Step 2: Launch the SQLLine, a pre-packaged JDBC-based application with Drill

  • bin/sqlline -u jdbc:drill:zk=local

Step 3: Start analyzing the data using SQL

First, let’s take a look at the dataset:

0: jdbc:drill:zk=local> select * from dfs.`/users/nrentachintala/Downloads/yelp/yelp_academic_dataset_checkin.json` limit 2;
+--------------+------------+-------------+
| checkin_info |    type    | business_id |
+--------------+------------+-------------+
| {"3-4":1,"13-5":1,"6-6":1,"14-5":1,"14-6":1,"14-2":1,"14-3":1,"19-0":1,"11-5":1,"13-2":1,"11-6":2,"11-3":1,"12-6":1,"6-5":1,"5-5":1,"9-2":1,"9-5":1,"9-6":1,"5-2":1,"7-6":1,"7-5":1,"7-4":1,"17-5":1,"8-5":1,"10-2":1,"10-5":1,"10-6":1} | checkin    | JwUE5GmEO-sH1FuwJgKBlQ |
| {"6-6":2,"6-5":1,"7-6":1,"7-5":1,"8-5":2,"10-5":1,"9-3":1,"12-5":1,"15-3":1,"15-5":1,"15-6":1,"16-3":1,"10-0":1,"15-4":1,"10-4":1,"8-2":1} | checkin    | uGykseHzyS5xAMWoN6YUqA |
+--------------+------------+-------------+
Note that Drill lets you query the data in JSON files directly. You don’t need to define any upfront schema definitions in Hive store. Also, observe that the names of the elements within the checkin_info column are different between the first and second row.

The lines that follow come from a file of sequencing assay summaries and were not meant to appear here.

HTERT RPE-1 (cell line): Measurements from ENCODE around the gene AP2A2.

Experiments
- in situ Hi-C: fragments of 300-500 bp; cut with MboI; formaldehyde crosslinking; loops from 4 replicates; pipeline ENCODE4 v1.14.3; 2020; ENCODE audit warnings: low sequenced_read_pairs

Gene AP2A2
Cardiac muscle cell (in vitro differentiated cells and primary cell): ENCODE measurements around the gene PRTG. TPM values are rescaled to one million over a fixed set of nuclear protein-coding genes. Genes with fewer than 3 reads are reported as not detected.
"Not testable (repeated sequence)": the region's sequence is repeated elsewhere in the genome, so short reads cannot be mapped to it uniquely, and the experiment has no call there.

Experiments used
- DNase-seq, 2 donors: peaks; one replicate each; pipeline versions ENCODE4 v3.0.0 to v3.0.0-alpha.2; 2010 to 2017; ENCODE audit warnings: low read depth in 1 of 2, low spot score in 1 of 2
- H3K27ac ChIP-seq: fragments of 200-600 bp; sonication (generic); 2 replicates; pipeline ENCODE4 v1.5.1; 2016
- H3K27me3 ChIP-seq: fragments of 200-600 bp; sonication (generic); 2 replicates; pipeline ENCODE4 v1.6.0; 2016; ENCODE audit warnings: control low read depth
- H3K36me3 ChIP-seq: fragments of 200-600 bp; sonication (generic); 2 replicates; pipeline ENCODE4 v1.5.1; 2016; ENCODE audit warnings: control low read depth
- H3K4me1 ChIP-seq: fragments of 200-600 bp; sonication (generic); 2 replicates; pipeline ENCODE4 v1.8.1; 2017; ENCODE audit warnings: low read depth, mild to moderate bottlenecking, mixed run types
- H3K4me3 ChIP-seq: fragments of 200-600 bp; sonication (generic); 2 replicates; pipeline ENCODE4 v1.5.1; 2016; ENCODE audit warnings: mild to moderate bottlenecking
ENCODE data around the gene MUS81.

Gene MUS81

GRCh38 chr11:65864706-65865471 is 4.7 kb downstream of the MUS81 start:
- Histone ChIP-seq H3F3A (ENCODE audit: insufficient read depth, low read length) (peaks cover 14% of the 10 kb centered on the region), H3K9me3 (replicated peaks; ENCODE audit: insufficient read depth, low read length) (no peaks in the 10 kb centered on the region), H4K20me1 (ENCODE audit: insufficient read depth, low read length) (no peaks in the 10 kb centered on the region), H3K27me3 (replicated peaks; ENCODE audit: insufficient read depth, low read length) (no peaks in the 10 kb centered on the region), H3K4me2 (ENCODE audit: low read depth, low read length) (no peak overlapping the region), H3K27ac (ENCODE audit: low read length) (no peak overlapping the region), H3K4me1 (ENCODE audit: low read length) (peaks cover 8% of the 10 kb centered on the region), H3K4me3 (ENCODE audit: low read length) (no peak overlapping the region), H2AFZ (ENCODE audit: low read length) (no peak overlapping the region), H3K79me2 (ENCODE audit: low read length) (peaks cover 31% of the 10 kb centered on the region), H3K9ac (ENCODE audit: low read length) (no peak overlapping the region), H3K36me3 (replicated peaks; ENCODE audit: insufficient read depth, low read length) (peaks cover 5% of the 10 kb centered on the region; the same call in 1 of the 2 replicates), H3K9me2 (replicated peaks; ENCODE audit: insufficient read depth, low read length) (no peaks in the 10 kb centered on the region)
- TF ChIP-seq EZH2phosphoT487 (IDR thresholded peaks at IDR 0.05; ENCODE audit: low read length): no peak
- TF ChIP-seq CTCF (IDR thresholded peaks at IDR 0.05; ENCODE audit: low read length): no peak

Drill provides a function called ‘KVGen’ (Key Value Generator) which is useful when working with complex data that contain arbitrary maps consisting of dynamic and unknown element names such as checkin_info. KVGen turns the dynamic map into an array of key-value pairs where keys represent the dynamic element names.

Let’s apply KVGen on the checkin_info element to generate key-value pairs.

0: jdbc:drill:zk=local> select kvgen(checkin_info) checkins from dfs.`/users/nrentachintala/Downloads/yelp/yelp_academic_dataset_checkin.json` limit 2;
+------------+
|  checkins  |
+------------+
| [{"key":"3-4","value":1},{"key":"13-5","value":1},{"key":"6-6","value":1},{"key":"14-5","value":1},{"key":"14-6","value":1},{"key":"14-2","value":1},{"key":"14-3","value":1},{"key":"19-0","value":1},{"key":"11-5","value":1},{"key":"13-2","value":1},{"key":"11-6","value":2},{"key":"11-3","value":1},{"key":"12-6","value":1},{"key":"6-5","value":1},{"key":"5-5","value":1},{"key":"9-2","value":1},{"key":"9-5","value":1},{"key":"9-6","value":1},{"key":"5-2","value":1},{"key":"7-6","value":1},{"key":"7-5","value":1},{"key":"7-4","value":1},{"key":"17-5","value":1},{"key":"8-5","value":1},{"key":"10-2","value":1},{"key":"10-5","value":1},{"key":"10-6","value":1}] |